It was an approach based on local communities and local leadership, with emphasis on the social sphere alongside the political. The Glasgow Communists in particular were able to sustain social and cultural institutions on a scale that was impossible outside of London. Other parts of Scotland such as Fife and the Vale of Leven were home to many of the ‘Little Moscows’ made famous in the work of Stuart McIntyre, where the Communist Party was also able to dominate the political and community life of rural industrial villages. This socialisation of radicalism that had become so widespread in Scotland had the inevitable effect of cultivating communities and friendships; it was these tight-knit groups that provided the multitude of recruits for Spain, a process bolstered by the sort of social expectation and peer pressure more readily associated with the opening months of the First World War. Indeed, the scale of mobilisation is readily comparable: approximately one fifth of Scottish Communist Party members enlisted to fight in Spain.
While I hope my work on Scotland will help show the relevance of a Four Nations approach to the study of Britain and the Spanish Civil War, there are historiographical issues which may highlight some of the limitations of this methodology. The Spanish Civil War was an inherently transnational conflict, with diplomatic and military (non-)intervention from the world’s leading powers, unprecedented solidarity efforts across the world, not to mention 35,000 individuals from sixty nations who defied national borders by volunteering to fight.
Yet it is rare to see international sources or perspectives, in British accounts, whether governmental, from their comrades in the International Brigades or, most egregiously, from the Spaniards they fought for and alongside. British participation cannot be narrated by British voices alone, even if we do better at including Scottish, Welsh and Irish perspectives. For me, this is also the big question mark over Four Nations History – is it a methodology equipped to allow historians of Britain to appreciate sources and perspectives that fall outwith these islands?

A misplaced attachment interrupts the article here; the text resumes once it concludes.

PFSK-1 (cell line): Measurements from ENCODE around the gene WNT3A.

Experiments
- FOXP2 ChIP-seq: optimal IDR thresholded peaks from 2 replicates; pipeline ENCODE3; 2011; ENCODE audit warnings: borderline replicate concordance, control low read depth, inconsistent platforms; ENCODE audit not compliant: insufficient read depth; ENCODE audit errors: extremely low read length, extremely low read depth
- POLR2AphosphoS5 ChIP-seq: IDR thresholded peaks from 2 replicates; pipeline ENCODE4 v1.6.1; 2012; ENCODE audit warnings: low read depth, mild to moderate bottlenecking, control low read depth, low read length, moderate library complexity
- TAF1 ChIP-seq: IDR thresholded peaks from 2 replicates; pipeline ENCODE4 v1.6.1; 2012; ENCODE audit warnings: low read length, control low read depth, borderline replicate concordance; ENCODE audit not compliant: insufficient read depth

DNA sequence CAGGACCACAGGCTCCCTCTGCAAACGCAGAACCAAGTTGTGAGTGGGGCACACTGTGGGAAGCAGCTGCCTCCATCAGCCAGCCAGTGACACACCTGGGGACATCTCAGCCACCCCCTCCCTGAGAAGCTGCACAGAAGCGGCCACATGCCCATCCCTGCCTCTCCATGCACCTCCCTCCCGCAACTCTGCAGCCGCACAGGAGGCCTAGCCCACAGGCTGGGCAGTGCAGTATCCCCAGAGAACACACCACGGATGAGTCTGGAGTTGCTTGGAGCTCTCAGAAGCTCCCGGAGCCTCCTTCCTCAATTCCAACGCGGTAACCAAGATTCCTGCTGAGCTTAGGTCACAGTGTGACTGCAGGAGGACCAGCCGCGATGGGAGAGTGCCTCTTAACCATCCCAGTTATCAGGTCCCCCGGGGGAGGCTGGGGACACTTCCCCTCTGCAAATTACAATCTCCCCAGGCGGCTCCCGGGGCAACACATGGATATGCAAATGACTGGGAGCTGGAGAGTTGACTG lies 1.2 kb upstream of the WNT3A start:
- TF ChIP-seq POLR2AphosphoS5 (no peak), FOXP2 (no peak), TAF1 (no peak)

For books alone, see H. Francis, Miners Against Fascism: Wales and the Spanish Civil War (London, 1984); R. Stradling, Wales and the Spanish Civil War: The Dragon’s Dearest Cause? (Cardiff, 2004); R. Stradling, The Irish and the Spanish Civil War, 1936–39: Crusades in Conflict (Manchester, 1999); F. McGarry, Irish Politics and the Spanish Civil War, (Cork, 1999).
 R. Baxell, British Volunteers in the Spanish Civil War: The British Battalion in the International Brigades, 1936–1939 (London, 2004).
 L. Mates, The Spanish Civil War and The British Left (London, 2007). See also L. Mates, ‘Durham and South Wales Miners in the Spanish Civil War’, Twentieth Century British History, 17, No. 3 (2006), pp. 373-395.
 For this discussion in full, see F. Raeburn, ‘Fae nae hair te grey hair they answered the call’: International Brigade Volunteers from the West Central Belt of Scotland in the Spanish Civil War, 1936–9’, Journal of Scottish Historical Studies, 35, No.1 (2015), pp. 92-114.
 A. McKinlay and R. Morris, The ILP on the Clydeside, 1893–1932 (Manchester, 1991).
 K. Morgan, G. Cohen and A. Flinn, Communists and British Society, 1920–1991, (London, 2007), pp. 7–8.
 S. Macintyre, Little Moscows: Communism and Working-class Militancy in Inter-war Britain, (London, 1980), pp. 14-17.